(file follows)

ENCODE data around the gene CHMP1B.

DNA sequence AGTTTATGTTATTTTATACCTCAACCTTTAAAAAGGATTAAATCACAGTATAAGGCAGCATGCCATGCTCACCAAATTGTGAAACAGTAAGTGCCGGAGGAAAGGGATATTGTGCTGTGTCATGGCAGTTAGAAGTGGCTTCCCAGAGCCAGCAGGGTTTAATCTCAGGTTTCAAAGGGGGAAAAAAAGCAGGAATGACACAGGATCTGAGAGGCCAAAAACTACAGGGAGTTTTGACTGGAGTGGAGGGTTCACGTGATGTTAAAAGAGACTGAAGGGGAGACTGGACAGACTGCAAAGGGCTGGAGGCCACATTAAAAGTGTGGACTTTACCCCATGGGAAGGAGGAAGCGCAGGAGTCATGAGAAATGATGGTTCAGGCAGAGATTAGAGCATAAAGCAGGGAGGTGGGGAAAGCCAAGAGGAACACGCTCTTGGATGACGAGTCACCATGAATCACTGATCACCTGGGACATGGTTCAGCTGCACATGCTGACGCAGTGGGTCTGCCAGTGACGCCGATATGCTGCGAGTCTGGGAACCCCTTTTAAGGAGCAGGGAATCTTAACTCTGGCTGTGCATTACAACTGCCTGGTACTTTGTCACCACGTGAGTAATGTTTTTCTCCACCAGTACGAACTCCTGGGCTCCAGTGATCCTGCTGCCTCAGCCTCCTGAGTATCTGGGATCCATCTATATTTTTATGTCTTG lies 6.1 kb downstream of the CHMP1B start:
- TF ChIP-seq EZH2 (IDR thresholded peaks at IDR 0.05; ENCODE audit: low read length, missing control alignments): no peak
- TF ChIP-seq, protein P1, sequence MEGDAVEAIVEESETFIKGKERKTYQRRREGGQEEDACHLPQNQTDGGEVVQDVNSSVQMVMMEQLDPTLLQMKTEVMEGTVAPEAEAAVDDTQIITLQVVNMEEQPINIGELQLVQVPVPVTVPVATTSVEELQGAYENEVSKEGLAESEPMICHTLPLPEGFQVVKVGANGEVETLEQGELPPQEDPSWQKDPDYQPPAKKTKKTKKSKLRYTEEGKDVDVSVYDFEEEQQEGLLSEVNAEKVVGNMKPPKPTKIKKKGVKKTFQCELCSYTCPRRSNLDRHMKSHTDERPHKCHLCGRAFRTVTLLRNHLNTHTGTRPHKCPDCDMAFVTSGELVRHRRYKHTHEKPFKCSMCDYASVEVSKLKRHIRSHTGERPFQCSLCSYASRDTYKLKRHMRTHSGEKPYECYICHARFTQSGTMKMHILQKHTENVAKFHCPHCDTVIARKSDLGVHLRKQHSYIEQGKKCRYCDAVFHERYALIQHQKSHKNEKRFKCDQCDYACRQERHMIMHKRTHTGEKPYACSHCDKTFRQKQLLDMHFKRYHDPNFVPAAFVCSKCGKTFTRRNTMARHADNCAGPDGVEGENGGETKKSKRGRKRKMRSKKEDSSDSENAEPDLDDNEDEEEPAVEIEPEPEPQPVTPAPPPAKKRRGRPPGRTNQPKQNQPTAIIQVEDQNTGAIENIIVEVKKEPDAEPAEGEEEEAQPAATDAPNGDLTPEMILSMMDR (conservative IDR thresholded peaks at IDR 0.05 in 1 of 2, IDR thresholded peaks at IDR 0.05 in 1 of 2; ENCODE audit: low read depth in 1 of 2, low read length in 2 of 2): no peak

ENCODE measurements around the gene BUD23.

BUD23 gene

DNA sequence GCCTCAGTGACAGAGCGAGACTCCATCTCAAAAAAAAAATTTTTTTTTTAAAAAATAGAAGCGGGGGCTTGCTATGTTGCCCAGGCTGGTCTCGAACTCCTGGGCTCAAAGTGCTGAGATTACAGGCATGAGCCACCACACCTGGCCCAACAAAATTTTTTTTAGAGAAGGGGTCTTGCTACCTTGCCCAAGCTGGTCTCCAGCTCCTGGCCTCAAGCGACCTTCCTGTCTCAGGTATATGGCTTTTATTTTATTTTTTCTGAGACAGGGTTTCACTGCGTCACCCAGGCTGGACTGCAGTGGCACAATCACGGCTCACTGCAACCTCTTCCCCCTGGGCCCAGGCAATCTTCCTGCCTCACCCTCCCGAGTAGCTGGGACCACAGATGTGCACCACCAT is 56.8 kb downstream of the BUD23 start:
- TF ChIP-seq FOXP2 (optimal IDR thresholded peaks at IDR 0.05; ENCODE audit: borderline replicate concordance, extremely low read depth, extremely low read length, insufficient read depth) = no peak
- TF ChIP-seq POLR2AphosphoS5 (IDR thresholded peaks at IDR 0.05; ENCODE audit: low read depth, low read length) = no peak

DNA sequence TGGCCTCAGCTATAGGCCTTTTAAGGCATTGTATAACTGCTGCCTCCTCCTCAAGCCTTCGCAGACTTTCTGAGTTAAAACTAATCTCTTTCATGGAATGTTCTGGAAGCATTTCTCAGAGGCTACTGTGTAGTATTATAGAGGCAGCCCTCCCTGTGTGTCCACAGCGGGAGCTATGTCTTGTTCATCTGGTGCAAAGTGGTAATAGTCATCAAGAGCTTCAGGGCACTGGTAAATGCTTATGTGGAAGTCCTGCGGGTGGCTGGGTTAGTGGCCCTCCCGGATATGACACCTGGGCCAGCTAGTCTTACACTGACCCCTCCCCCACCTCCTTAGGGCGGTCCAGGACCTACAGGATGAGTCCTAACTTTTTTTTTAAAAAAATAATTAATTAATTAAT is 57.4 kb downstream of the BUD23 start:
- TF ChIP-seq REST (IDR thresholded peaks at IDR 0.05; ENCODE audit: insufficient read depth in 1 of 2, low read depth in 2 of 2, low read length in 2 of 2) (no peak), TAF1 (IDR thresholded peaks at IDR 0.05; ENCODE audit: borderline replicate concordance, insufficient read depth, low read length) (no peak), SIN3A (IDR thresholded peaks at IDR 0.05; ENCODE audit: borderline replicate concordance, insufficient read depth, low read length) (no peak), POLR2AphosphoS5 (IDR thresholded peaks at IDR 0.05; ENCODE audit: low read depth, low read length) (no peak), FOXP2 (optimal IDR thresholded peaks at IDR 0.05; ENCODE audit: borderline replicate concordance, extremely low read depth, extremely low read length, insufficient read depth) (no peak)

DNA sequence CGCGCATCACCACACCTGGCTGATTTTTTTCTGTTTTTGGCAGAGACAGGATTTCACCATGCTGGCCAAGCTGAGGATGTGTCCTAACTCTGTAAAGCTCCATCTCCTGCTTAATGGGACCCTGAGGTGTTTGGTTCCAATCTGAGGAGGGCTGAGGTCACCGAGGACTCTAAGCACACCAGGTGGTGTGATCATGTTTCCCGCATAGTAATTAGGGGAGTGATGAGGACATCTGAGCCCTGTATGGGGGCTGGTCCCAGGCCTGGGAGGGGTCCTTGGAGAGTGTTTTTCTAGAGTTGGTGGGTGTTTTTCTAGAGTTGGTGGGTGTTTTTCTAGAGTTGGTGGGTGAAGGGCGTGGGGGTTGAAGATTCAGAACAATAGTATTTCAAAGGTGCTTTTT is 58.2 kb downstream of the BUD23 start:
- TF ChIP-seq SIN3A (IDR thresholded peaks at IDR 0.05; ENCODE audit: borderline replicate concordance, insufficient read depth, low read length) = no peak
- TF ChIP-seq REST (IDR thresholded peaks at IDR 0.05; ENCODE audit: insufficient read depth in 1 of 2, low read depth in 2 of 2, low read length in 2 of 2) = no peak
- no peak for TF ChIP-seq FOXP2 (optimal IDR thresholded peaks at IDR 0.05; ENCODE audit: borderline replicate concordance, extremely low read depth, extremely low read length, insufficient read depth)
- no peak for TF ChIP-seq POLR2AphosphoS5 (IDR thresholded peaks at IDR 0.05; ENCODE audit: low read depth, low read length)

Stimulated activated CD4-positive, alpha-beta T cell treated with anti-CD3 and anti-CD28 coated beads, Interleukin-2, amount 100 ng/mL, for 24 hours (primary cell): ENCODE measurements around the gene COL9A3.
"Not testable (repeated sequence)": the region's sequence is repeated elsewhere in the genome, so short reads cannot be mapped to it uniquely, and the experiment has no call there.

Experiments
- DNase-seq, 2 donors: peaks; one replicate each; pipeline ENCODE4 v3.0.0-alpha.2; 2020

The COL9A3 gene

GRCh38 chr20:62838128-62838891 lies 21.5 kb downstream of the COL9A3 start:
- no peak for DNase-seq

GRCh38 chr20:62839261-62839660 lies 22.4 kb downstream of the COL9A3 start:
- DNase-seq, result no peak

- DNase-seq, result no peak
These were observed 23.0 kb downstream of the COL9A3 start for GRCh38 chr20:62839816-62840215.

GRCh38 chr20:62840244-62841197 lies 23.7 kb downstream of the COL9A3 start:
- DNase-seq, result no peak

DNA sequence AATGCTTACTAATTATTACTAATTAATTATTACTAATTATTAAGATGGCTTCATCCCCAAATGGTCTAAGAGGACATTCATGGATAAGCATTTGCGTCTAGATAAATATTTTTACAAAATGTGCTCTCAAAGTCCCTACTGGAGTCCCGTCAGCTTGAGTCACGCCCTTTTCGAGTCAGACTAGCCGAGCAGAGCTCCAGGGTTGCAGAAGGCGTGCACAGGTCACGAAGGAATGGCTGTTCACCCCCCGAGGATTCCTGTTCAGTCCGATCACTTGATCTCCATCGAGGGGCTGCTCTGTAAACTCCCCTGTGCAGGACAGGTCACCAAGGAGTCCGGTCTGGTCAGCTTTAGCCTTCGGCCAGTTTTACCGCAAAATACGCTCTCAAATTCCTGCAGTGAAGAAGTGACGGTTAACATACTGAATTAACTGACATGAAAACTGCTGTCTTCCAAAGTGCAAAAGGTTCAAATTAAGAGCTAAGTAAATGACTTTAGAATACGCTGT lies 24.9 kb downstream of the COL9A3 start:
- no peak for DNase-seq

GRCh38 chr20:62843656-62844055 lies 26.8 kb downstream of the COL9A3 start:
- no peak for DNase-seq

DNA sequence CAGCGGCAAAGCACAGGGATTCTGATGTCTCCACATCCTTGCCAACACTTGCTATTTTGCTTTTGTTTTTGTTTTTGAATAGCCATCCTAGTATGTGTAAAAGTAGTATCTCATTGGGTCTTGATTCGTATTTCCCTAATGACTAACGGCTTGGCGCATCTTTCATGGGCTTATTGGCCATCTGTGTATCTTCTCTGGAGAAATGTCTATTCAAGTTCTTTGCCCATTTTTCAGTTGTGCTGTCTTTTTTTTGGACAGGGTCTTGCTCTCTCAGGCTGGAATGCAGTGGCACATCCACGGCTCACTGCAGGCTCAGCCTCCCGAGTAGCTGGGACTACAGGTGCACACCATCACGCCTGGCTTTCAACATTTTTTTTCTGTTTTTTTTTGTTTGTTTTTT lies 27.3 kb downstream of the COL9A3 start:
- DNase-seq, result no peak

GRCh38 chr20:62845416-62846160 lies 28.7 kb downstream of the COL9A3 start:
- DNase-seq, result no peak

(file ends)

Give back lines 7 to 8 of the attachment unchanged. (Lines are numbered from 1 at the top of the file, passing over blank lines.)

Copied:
DNA sequence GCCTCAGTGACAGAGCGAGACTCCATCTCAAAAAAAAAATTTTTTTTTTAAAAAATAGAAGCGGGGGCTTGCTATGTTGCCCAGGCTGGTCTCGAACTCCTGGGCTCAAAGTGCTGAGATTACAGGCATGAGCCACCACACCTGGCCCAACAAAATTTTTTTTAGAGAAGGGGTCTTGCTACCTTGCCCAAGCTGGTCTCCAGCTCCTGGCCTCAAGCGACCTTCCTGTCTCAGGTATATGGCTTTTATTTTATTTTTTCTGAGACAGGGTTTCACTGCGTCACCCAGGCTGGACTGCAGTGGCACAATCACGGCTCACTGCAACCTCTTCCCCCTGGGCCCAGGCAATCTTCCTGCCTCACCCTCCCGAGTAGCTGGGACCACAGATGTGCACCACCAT is 56.8 kb downstream of the BUD23 start:
- TF ChIP-seq FOXP2 (optimal IDR thresholded peaks at IDR 0.05; ENCODE audit: borderline replicate concordance, extremely low read depth, extremely low read length, insufficient read depth) = no peak